);

AN ESSAY ON BIGNESS by James Tadd Adcox

I am a man who never needs to do what other people tell him to do. I am so much bigger than they are. When someone tells me to do something, I give them a look. It is a calculated look. In this look, I share with them the artificiality that lies at the base of this interaction, and indeed all of our interactions. It is a look that says, “Whatever you might tell yourself about rights and authority, we both understand the physics of the situation. Perhaps, after you have told me to do a thing, I will do that thing; perhaps I will not; but do not confuse the telling and the doing.”

A smaller man, in similar circumstances, might refuse to do what he was told, or do the opposite, merely to show he could. I have no such need. I am vouchsafed by bigness. It is more impressive if I choose to do as I am told than if I refuse, since there is never any question whether or not I could have refused. When, for example, at the bank, the man behind the little window asks me to step aside for the next customer: I give him my look, then step aside. The man behind the little window is shaken. It is as though he observed a tornado pass by the house in which he stood, or the ground open up and swallow the person next to him (another man in a tie and light-blue shirt, behind another little window). If I had chosen to do otherwise, if I had allowed my bigness to erupt upon him, what protection would his window offer then? But I did not; how much more fearsome and remarkable that I did not.

I have met taller men than me, but they were not bigger than me: they were lanky, disproportionate, long rather than big. One never needs to look up at such men. Usually they’re hunched over, in any case. It goes without saying that I have met men fatter than me. And I have met men smaller than me who were nonetheless exceedingly muscled, men who emerge at irregular intervals from the gym so that they may be observed. They dehydrate themselves and wear shirts designed to draw attention to their arms. Their muscles are a layer they have placed over an anterior smallness. They can remember a time when they did not have muscles. They know there is a future in which their muscles will leave them.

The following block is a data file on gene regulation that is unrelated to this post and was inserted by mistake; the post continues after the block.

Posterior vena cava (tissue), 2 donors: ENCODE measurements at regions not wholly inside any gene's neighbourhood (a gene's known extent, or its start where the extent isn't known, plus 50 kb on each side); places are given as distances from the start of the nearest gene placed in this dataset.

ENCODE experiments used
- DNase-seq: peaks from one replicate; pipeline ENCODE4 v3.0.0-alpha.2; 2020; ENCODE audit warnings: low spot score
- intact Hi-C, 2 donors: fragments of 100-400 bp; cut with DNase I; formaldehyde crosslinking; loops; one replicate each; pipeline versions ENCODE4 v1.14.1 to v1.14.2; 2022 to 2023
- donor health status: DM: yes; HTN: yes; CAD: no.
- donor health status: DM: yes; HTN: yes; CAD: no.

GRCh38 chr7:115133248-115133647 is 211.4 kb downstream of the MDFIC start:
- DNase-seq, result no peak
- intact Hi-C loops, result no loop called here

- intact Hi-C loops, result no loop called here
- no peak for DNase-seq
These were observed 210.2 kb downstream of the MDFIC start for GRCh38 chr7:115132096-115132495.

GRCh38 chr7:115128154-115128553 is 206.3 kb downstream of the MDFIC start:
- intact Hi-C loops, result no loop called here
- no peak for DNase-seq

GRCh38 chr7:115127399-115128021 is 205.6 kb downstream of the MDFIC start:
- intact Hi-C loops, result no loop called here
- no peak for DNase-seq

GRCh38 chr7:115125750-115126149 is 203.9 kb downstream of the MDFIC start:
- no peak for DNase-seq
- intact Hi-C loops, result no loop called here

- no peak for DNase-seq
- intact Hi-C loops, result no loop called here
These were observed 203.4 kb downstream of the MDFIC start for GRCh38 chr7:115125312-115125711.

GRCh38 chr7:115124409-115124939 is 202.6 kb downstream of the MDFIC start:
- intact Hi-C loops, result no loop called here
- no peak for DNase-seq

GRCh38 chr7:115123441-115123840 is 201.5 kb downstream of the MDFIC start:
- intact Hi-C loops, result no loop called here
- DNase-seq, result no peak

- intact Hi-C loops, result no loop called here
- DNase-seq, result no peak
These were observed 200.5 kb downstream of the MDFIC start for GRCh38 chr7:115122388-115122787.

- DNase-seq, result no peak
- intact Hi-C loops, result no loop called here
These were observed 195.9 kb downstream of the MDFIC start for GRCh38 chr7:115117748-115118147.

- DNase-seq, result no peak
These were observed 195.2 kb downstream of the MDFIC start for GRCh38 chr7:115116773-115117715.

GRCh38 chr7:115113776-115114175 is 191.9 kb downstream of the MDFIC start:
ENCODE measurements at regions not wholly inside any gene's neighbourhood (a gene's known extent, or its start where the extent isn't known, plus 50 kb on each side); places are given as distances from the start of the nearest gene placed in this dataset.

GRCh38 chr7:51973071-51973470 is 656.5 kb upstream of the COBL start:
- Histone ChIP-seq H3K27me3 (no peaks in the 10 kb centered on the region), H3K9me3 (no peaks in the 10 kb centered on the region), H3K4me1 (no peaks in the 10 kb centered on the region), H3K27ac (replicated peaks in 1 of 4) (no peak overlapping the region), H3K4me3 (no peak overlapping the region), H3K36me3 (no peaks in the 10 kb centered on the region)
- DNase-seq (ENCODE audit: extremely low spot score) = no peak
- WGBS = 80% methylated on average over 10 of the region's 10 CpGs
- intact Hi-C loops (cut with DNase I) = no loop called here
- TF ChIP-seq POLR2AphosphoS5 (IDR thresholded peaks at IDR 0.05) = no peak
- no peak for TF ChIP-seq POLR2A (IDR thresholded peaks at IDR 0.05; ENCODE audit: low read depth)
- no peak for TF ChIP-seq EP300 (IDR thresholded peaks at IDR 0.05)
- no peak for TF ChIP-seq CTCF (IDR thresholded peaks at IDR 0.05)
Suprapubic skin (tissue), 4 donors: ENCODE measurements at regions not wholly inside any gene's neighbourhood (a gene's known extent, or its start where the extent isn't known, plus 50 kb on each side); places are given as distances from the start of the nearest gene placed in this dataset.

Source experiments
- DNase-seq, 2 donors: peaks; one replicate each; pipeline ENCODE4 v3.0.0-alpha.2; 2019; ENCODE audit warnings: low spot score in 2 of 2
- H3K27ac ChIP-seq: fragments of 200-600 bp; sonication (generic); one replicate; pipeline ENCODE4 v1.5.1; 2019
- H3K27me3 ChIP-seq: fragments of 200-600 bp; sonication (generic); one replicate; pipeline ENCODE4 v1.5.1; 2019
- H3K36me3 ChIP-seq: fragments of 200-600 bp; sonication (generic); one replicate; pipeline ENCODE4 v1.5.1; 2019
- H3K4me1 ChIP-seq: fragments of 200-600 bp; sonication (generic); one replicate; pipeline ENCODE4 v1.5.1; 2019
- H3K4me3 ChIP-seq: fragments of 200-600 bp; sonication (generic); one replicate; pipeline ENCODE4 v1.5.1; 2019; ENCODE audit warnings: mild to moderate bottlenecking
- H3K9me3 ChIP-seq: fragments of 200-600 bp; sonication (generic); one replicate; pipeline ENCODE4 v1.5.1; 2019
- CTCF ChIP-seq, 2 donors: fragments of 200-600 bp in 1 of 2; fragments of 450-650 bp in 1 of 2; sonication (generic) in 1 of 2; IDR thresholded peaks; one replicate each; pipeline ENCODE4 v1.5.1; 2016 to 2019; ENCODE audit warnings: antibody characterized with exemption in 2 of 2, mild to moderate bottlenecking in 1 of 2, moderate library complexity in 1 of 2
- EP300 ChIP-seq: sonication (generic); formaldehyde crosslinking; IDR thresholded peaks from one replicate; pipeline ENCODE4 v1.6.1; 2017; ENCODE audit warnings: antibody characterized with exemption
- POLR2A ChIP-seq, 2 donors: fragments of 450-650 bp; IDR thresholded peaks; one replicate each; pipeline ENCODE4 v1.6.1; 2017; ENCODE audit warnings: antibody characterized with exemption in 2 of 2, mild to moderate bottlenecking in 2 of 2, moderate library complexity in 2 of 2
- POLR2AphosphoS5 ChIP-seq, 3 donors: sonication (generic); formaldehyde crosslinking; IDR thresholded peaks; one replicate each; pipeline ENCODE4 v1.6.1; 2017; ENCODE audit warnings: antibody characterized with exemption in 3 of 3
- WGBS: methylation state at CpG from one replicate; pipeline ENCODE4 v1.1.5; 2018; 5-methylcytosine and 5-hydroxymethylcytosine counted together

My bigness is of a different order than these bignesses. My bigness is an essential bigness. There has never been a time when I was not big. Even in my cradle, the bars separating me from the space outside were a formality. As I learned to stand, gripping the leg of a chair, my parents looked on, nervous. They were not small people, neither my mother nor father, but in me they gave rise to a bigness that neither could comprehend. I don’t mean to say that I was grotesque as a child, please don’t misunderstand: I was child-sized, much smaller than I am now. But it was obvious that my child-size was its own form of bigness. Bullies avoided me; smaller children grouped themselves under my shadow, knowing I felt no need to prove myself. I have never needed to be anything other than polite.

Tall, beautiful women love me. I answer a certain anxiety they have felt all their lives, instilled by mothers and television commercials, regarding their tallness. Yet the women I prefer are extremely small. This is not because I like to push anyone around. I could push around much larger women or men, no problem. (Anyhow, I’m not that type of a guy.) It is, rather, that I enjoy the contrast: such a large man, such a tiny woman. At night I dream of perfect women, tinier and tinier, women that fit in my cupped hand, women dancing on the ridges of my fingerprint, becoming ever more perfect as they disappear.

On the street, I often step to the side for oncoming pedestrians, simply to see their reaction. Relief, mostly: and a kind of love.

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